As manufacturers race to develop more electric vehicles, K. Rajesh finds himself at a crossroads in Coimbatore, a city that produced one of India’s first homegrown diesel engines. Rajesh, the owner of a small auto component manufacturer in Tamil Nadu, is a part of the supply chain that experts in the field predict will be disrupted as India quickens its switch to electric vehicles to further its climate goals.
“For small players like me, the rise of electric vehicles means the business will go down,” declared Rajesh, owner of the two-wheeler component manufacturer Autotech Engineers.
“We are aware that the nature of the business will change, but for the time being, I am sticking to what I know and have been doing for the past 20 years, which is reproducing design drawings supplied by companies into flawless parts. But the future is uncertain,” he continued. His voice echoes the worries of others in the country’s small- and medium-sized auto component sector, which employs an estimated five million people. Millions more people work in unofficial maintenance and repairs.
In an unprecedented move, the state government of Tamil Nadu started mapping this supply chain last month to understand better the effects the switch to cleaner automobiles and scooters will have on businesses and their employees. According to V Arun Roy, secretary of the Tamil Nadu department for medium, small, and micro enterprises, “We know for a fact that there will be a serious loss of business. He added that they will need to be ready for the blow. There is currently insufficient knowledge regarding who and how many will be affected. Planning for the inevitable transition to electric vehicles requires mapping this data.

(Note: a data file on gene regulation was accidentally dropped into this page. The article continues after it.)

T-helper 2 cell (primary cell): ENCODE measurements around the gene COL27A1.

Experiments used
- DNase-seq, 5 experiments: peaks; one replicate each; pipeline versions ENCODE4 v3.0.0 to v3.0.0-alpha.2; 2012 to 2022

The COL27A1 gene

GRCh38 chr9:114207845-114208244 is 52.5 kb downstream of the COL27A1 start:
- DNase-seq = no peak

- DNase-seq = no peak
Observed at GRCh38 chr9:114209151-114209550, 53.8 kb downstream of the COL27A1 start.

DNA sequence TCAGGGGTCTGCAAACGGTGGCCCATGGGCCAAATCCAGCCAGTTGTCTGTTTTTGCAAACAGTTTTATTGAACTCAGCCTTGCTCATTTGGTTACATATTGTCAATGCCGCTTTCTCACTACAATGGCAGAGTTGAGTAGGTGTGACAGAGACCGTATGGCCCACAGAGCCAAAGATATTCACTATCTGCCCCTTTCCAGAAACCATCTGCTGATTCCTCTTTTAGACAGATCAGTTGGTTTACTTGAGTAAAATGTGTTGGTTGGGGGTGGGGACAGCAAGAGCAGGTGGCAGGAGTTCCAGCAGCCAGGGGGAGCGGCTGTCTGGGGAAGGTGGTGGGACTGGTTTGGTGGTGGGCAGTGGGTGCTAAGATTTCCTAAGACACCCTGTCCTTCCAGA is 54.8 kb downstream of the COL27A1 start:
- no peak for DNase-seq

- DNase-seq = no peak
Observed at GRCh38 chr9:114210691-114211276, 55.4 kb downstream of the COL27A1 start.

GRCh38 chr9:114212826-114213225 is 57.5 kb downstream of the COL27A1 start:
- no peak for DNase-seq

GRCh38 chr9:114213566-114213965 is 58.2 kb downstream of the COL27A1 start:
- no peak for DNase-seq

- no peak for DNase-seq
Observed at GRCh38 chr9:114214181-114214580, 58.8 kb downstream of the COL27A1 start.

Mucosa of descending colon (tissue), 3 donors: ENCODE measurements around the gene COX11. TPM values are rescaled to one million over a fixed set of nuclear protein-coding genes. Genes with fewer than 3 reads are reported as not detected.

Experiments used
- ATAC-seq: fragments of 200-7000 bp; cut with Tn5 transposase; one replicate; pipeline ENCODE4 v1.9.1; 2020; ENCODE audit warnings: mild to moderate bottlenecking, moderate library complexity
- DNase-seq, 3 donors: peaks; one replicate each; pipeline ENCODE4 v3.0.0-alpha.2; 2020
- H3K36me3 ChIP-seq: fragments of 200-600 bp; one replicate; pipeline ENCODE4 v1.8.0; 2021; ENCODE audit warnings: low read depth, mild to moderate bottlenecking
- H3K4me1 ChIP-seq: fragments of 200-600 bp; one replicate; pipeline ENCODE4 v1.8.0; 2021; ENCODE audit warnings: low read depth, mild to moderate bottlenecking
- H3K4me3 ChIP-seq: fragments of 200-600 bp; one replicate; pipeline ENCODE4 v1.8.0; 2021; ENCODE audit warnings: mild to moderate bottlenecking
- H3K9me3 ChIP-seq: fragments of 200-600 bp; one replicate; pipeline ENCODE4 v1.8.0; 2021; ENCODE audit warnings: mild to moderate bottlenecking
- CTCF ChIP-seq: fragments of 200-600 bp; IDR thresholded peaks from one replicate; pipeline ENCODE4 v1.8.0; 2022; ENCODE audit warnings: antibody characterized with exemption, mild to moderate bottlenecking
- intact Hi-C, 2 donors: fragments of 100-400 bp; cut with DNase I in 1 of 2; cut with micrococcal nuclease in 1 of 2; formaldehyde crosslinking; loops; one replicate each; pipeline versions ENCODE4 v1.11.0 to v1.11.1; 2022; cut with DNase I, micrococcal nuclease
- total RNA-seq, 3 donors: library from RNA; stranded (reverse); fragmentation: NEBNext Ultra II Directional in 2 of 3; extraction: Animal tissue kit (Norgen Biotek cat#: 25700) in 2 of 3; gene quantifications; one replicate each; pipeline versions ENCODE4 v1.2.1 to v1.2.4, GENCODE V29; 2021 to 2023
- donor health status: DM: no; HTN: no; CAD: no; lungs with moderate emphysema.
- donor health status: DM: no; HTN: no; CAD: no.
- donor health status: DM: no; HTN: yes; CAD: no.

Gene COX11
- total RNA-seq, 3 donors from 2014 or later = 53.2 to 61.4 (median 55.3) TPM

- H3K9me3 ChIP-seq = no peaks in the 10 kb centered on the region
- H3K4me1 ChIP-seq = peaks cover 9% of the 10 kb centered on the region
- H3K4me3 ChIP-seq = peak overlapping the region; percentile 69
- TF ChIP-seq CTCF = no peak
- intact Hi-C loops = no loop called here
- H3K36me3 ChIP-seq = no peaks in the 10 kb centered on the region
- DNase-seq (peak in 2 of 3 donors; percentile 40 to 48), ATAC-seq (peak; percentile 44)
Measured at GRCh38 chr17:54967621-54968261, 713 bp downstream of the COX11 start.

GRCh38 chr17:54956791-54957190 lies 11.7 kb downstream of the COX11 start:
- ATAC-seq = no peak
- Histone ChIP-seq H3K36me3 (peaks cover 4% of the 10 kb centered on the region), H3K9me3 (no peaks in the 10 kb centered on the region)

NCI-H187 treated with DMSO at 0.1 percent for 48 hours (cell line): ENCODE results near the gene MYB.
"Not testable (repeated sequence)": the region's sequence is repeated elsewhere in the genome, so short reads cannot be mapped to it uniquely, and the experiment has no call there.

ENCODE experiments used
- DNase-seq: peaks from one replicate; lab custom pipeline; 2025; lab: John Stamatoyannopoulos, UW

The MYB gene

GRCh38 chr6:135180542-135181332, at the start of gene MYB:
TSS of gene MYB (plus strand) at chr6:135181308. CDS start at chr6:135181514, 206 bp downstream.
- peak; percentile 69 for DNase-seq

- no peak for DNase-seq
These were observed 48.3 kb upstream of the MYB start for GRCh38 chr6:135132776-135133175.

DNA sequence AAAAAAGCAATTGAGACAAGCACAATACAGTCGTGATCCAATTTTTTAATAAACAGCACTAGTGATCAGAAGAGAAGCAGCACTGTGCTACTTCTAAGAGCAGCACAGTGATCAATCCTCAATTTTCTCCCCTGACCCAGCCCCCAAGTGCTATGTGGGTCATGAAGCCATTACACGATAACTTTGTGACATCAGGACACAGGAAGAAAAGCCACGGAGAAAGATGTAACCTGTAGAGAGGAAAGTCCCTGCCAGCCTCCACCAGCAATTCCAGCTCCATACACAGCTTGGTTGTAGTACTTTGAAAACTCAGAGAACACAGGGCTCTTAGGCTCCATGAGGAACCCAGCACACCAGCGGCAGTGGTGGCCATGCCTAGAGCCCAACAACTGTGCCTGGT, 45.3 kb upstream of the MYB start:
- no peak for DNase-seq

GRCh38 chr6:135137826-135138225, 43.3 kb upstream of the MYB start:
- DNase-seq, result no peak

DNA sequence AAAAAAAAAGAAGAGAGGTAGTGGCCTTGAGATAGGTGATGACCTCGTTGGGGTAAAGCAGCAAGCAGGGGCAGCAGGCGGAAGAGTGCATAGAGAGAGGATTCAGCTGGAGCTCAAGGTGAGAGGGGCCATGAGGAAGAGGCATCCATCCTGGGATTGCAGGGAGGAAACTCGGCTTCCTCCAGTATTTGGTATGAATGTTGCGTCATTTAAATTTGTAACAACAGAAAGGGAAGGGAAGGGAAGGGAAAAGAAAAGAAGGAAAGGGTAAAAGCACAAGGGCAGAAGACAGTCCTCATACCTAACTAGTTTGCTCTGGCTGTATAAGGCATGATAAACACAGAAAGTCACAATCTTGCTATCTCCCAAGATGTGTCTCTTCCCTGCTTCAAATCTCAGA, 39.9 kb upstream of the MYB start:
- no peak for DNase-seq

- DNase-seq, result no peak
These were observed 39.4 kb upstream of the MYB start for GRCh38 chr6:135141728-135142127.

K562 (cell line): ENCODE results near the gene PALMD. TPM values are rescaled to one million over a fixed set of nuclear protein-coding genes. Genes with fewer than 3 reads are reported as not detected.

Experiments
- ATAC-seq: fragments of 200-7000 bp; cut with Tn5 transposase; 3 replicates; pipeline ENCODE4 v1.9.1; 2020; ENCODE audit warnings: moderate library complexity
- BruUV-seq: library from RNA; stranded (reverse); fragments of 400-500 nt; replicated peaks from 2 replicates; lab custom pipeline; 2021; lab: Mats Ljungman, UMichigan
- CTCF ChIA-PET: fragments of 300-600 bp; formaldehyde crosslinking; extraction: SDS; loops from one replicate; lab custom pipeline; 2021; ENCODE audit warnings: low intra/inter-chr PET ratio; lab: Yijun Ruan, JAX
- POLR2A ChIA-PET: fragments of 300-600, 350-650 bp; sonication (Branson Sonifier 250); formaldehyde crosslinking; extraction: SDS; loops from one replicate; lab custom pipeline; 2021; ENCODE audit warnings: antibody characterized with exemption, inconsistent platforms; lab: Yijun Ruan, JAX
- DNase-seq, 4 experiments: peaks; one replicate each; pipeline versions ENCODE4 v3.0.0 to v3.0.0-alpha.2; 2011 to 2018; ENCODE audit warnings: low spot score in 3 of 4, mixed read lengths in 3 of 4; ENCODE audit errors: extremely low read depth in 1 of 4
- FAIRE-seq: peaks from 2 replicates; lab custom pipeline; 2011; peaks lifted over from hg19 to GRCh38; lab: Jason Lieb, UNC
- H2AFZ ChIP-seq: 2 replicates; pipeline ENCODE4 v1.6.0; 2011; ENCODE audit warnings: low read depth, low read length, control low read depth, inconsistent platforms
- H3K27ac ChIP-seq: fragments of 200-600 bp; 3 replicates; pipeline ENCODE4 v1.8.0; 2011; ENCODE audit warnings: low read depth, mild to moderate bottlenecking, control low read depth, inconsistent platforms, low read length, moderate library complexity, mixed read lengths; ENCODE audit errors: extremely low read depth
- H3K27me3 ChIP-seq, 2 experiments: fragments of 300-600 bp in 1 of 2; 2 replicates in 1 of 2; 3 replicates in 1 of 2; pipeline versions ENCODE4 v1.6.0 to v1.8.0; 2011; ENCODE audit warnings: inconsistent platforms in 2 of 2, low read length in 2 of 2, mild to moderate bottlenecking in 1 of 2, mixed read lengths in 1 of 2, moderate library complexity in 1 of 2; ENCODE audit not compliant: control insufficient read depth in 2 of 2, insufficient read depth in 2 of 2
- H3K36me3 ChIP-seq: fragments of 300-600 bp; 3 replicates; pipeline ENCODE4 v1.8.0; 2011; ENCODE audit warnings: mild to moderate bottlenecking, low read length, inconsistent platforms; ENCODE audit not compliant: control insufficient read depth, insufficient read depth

India wants to reduce its reliance on petroleum products and reduce the crippling air pollution in its cities while also fulfilling its national commitment to reduce planet-warming emissions from fossil fuel use to net zero by 2070. To this end, India sees clean auto technology as being at the center of its plans. According to official data, the government wants to increase the proportion of electric vehicles on Indian roads from the current 0.5% to 30% of all vehicle sales by 2030. It is providing businesses with billions of dollars in incentives to produce clean automobiles and the parts that go into them.
According to research released in September by McKinsey & Company and the Automotive Component Manufacturers Association, around 75% of the inventory for electric cars would be made up of parts that need new design and production techniques. According to the consultancy, manufacturers of electronics, plastic and rubber components, engine parts, and suppliers of internal combustion engine vehicle parts could all be impacted by the switch to electric vehicles.
Conversations regarding a “fair transition” to a low-carbon economy frequently concentrate on the move away from fossil fuels like coal, according to Ashwini Hingne, a senior manager in the climate program at the World Resources Institute India, but should be more inclusive. According to Hinge, whose research organization is collaborating with the Tamil Nadu government on supply-chain mapping, “the reality is that everyone in the value chain will have to make the change and therethere are many clusters of high-risk categories like the automotive sector and the many smaller manufacturers that supply it.